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China, Vietnam Lead Imports Surge in March

Apparel and textile imports to the U.S. from the world rose 9.7 percent to 4.1 billion square meter equivalents in March from a year earlier.

WASHINGTON— China, the number one supplier of apparel and textile imports to the U.S., posted the largest increase in combined shipments among the top 10 suppliers in March compared with a year earlier, as Vietnam also notched strong double digit growth, the Commerce Department’s monthly trade report showed Tuesday.

Apparel and textile imports to the U.S. from the world rose 9.7 percent to 4.1 billion square meter equivalents in March from a year earlier. Apparel imports rose 8 percent to 1.8 billion SME, while textile imports gained 11 percent to 2.3 billion SME.

 

China, which has been losing some market share to other Asian suppliers because of rising costs, came back strong in March, posting an 18 percent increase in apparel and textile imports to 1.4 billion SME. Apparel imports from China were up 11 percent to 503 million SME, while textile imports increased 22 percent to 983 million SME.

In February, combined imports from China saw a 10.7 percent year-to-year decline.

“January and February are often disrupted months and aren’t setting the trends because of the Chinese New Year, and a lot of people plan business before and after the Chinese New Year,” said Julia Hughes, president of the U.S. Fashion Industry Association. “That appears to be what is happening here.”

Hughes noted that while rising costs in China continue to shift some business away from the country, it does still control a 47 percent share of the U.S. apparel and textile import market.

Vietnam, the second largest supplier to the U.S., delivered a 15 percent year-to-year increase in apparel and textile imports to the U.S., with combined shipments of 309 million SME.

Hughes said there is a “renaissance” in Vietnam today. While many companies are anticipating potential benefits in an eventual Asia-Pacific free trade agreement between the U.S. and 11 other countries, including Vietnam, Hughes said the business today stems more from Vietnam’s proximity to China.

“While China remains the strongest supplier, increased costs across the board in China have prompted many companies to look elsewhere and for those doing business in Asia, Vietnam makes a lot of sense when shifting production out of China,” Hughes said. “Most everyone in the industry understands that TPP isn’t going into effect for several years and they are instead very much focused on the next season and quarter more than the long term.”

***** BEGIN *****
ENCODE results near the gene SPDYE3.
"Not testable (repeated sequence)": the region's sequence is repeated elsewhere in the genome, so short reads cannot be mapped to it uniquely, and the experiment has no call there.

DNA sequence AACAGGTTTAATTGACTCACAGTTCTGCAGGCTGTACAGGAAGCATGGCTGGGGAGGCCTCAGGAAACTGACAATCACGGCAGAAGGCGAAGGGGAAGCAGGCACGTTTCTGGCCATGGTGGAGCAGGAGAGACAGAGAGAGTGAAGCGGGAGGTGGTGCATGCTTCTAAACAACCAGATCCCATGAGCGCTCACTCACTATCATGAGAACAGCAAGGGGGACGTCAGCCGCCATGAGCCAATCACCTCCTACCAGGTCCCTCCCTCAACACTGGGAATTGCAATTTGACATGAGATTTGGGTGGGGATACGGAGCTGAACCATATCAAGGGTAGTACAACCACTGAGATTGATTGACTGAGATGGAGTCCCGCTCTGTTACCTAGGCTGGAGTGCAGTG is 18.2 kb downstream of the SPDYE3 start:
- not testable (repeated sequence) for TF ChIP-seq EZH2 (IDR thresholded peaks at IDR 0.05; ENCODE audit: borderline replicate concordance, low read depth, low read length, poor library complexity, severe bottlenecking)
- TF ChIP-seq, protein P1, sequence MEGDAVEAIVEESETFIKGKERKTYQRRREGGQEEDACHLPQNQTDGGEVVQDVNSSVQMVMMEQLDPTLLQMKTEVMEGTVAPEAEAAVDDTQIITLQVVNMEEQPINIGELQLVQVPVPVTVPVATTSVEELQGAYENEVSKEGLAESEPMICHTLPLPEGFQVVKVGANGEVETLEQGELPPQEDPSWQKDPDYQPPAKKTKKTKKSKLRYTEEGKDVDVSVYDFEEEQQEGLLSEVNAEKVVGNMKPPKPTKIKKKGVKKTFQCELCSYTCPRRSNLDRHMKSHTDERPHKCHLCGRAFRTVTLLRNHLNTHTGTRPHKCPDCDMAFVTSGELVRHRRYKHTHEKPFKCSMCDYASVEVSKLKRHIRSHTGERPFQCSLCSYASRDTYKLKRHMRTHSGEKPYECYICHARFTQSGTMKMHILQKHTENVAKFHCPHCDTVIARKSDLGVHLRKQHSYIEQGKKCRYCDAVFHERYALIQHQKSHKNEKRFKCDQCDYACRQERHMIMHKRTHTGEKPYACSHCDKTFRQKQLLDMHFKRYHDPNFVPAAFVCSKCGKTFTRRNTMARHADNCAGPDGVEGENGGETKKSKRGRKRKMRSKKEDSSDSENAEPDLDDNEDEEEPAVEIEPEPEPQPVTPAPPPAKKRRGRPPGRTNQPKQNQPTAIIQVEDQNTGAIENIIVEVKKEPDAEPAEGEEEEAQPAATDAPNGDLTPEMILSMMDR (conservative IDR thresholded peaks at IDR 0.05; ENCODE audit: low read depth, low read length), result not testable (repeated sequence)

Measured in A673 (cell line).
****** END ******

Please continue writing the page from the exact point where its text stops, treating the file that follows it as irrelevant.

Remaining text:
Bangladesh, the third largest apparel supplier to the U.S., which saw a sharp decline in year-over-year apparel imports to the U.S. of 10.2 percent in February, stabilized somewhat in March, posting just a 1.7 percent decline in the category.

Despite the global scrutiny associated with factory tragedies there over the last 18 months, industry officials continue to maintain that large apparel brands and retailers are committed to keeping their apparel production in Bangladesh and improving building and fire safety for garment workers.

“It looks like the numbers are flattening for Bangladesh,” said Stephen Lamar, executive vice president at the American Apparel & Footwear Association. “It shows that they are perhaps rebounding off of the initial declines [in February]. All of the activity you see on the social responsibility front with building and fire safety is going to be reflected in the ongoing volume of product that comes out of Bangladesh. Given the number of companies and the volume they represent and the commitment they have made to be in Bangladesh, I would be surprised if you saw any real drops coming out of Bangladesh [in the future].”

On the apparel import side, India was the surprise story. Apparel imports from India rose 22.3 percent in March compared with a year earlier.

“I do think probably some of this is explained by [some shifts out of] Bangladesh, although probably not all of it,” said Hughes. “There has been a lot of buzz about India, but we haven’t seen it in the data until now.”

Hughes said there were large increases in key apparel categories from India, including women’s woven blouses, which jumped 59 percent, and across the board increases in synthetic apparel, which has until now not been a big product category for India.